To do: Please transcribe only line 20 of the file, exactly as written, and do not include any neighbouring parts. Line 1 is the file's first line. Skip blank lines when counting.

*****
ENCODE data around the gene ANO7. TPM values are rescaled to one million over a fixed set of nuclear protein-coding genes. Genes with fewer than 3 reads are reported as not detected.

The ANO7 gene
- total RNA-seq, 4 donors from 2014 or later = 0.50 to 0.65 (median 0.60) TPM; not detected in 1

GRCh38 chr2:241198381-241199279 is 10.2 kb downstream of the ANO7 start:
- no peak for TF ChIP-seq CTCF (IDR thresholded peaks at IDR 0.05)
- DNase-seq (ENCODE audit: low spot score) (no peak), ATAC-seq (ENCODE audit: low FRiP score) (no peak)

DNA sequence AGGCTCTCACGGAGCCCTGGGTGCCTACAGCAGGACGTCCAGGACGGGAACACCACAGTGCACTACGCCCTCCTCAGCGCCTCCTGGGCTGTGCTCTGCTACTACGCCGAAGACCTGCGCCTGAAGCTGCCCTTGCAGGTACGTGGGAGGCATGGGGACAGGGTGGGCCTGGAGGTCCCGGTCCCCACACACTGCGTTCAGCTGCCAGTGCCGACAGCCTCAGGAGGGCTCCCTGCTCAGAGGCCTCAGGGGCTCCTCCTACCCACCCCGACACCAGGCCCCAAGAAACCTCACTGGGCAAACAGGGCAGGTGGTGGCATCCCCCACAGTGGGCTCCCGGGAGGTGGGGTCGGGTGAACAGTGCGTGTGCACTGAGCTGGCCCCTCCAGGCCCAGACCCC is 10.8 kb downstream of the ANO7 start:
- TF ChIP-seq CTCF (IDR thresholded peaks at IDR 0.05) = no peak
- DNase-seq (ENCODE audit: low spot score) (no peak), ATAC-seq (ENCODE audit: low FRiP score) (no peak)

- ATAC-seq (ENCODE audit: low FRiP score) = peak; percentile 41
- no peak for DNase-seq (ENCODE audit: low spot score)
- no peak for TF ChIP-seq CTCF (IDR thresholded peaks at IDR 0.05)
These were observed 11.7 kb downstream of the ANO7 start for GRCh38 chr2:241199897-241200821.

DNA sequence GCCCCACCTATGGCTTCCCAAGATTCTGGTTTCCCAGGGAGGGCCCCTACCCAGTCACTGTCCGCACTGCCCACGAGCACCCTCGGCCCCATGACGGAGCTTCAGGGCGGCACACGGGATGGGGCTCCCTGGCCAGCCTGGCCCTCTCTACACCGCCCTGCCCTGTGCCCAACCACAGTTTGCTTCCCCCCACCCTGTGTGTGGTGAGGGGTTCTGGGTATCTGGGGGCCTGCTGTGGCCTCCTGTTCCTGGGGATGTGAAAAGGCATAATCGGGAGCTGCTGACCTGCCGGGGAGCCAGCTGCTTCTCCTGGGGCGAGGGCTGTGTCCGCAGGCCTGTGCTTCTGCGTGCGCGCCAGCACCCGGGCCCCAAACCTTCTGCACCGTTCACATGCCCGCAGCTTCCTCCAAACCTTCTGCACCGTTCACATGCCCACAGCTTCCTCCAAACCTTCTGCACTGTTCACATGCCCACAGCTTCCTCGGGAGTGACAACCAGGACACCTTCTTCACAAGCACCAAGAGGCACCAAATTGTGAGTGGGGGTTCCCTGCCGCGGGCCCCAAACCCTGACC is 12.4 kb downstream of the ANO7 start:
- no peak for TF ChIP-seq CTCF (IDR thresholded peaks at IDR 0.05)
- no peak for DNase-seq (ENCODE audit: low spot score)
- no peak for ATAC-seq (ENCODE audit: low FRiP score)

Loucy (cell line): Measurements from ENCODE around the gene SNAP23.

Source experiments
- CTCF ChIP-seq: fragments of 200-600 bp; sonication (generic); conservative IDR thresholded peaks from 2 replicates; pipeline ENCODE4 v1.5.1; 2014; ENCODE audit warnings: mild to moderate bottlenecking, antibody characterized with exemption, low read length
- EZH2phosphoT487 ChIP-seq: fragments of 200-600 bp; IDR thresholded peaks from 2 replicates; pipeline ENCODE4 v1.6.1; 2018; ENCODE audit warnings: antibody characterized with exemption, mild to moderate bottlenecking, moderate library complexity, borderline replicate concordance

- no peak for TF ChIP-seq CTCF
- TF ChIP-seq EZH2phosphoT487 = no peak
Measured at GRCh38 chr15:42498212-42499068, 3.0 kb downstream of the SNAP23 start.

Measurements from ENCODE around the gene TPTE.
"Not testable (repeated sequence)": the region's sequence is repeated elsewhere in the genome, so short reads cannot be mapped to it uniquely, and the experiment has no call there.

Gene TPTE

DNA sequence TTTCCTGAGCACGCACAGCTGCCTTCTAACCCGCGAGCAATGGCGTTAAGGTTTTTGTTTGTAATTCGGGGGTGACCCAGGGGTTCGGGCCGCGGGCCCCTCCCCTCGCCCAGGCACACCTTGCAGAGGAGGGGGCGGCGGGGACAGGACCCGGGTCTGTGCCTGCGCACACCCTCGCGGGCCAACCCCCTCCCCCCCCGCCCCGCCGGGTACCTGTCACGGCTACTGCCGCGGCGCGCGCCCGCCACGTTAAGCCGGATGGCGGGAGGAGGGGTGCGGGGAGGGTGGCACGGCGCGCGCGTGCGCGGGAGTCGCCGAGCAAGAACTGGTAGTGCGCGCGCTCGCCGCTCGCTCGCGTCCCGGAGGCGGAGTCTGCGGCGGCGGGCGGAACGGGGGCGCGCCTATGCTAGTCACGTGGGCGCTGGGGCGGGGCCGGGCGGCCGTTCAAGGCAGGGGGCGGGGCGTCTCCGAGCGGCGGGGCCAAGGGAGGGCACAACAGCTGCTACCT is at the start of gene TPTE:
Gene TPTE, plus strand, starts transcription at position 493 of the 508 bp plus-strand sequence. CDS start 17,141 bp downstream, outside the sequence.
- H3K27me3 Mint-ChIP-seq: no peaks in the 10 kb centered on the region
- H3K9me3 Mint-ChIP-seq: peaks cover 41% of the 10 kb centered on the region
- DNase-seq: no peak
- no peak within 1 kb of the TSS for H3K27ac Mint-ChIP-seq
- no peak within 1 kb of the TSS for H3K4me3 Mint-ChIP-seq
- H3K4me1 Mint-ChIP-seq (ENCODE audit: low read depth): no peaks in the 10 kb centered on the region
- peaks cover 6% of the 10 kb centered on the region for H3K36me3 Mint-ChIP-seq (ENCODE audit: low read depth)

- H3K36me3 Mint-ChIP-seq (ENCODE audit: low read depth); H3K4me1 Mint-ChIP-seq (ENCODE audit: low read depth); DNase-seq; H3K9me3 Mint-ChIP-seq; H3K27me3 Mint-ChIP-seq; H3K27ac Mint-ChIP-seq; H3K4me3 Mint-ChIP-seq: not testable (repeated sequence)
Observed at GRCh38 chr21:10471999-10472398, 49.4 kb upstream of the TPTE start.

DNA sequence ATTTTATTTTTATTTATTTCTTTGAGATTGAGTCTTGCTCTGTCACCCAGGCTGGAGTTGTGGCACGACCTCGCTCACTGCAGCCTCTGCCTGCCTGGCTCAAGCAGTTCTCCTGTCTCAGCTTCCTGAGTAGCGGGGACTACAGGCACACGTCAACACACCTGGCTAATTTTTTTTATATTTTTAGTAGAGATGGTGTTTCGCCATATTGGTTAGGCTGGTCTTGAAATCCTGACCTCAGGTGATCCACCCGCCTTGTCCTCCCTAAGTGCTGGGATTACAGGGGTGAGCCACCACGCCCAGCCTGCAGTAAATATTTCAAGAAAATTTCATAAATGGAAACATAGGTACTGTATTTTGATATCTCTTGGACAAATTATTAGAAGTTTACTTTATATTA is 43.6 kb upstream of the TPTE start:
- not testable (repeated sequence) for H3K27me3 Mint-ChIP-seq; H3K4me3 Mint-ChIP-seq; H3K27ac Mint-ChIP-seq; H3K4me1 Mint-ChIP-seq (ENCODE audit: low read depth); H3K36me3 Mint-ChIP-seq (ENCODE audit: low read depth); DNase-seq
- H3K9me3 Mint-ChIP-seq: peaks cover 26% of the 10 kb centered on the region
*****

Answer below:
- CTCF ChIP-seq: fragments of 200-600 bp; sonication (generic); conservative IDR thresholded peaks from 2 replicates; pipeline ENCODE4 v1.5.1; 2014; ENCODE audit warnings: mild to moderate bottlenecking, antibody characterized with exemption, low read length